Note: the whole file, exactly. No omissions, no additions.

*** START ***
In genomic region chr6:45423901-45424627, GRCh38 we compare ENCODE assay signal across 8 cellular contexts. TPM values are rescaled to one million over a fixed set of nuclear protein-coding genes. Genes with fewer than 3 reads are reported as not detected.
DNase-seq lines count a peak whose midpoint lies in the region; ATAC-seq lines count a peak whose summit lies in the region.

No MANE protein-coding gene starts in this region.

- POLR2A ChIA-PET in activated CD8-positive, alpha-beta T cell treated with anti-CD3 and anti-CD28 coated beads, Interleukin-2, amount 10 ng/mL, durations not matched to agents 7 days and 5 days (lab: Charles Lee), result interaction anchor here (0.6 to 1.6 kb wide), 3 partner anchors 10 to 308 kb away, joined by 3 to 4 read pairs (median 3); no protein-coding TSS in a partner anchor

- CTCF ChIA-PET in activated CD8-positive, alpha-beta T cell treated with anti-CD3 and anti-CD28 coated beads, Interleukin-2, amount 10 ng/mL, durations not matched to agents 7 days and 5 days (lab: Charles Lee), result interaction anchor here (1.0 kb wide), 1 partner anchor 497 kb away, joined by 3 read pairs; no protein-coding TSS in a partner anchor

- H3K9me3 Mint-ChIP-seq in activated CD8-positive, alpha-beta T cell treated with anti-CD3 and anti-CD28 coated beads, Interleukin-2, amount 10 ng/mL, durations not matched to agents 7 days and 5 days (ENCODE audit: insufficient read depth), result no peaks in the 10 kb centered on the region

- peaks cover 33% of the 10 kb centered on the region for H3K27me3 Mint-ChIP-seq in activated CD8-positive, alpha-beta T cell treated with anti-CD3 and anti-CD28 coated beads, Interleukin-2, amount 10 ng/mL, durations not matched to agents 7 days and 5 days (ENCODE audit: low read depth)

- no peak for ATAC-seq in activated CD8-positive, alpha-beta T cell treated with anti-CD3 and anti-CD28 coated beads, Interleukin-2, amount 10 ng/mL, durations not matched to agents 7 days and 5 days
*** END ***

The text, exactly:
In genomic region chr6:45423901-45424627, GRCh38 we compare ENCODE assay signal across 8 cellular contexts. TPM values are rescaled to one million over a fixed set of nuclear protein-coding genes. Genes with fewer than 3 reads are reported as not detected.
DNase-seq lines count a peak whose midpoint lies in the region; ATAC-seq lines count a peak whose summit lies in the region.

No MANE protein-coding gene starts in this region.

- POLR2A ChIA-PET in activated CD8-positive, alpha-beta T cell treated with anti-CD3 and anti-CD28 coated beads, Interleukin-2, amount 10 ng/mL, durations not matched to agents 7 days and 5 days (lab: Charles Lee), result interaction anchor here (0.6 to 1.6 kb wide), 3 partner anchors 10 to 308 kb away, joined by 3 to 4 read pairs (median 3); no protein-coding TSS in a partner anchor

- CTCF ChIA-PET in activated CD8-positive, alpha-beta T cell treated with anti-CD3 and anti-CD28 coated beads, Interleukin-2, amount 10 ng/mL, durations not matched to agents 7 days and 5 days (lab: Charles Lee), result interaction anchor here (1.0 kb wide), 1 partner anchor 497 kb away, joined by 3 read pairs; no protein-coding TSS in a partner anchor

- H3K9me3 Mint-ChIP-seq in activated CD8-positive, alpha-beta T cell treated with anti-CD3 and anti-CD28 coated beads, Interleukin-2, amount 10 ng/mL, durations not matched to agents 7 days and 5 days (ENCODE audit: insufficient read depth), result no peaks in the 10 kb centered on the region

- peaks cover 33% of the 10 kb centered on the region for H3K27me3 Mint-ChIP-seq in activated CD8-positive, alpha-beta T cell treated with anti-CD3 and anti-CD28 coated beads, Interleukin-2, amount 10 ng/mL, durations not matched to agents 7 days and 5 days (ENCODE audit: low read depth)

- no peak for ATAC-seq in activated CD8-positive, alpha-beta T cell treated with anti-CD3 and anti-CD28 coated beads, Interleukin-2, amount 10 ng/mL, durations not matched to agents 7 days and 5 days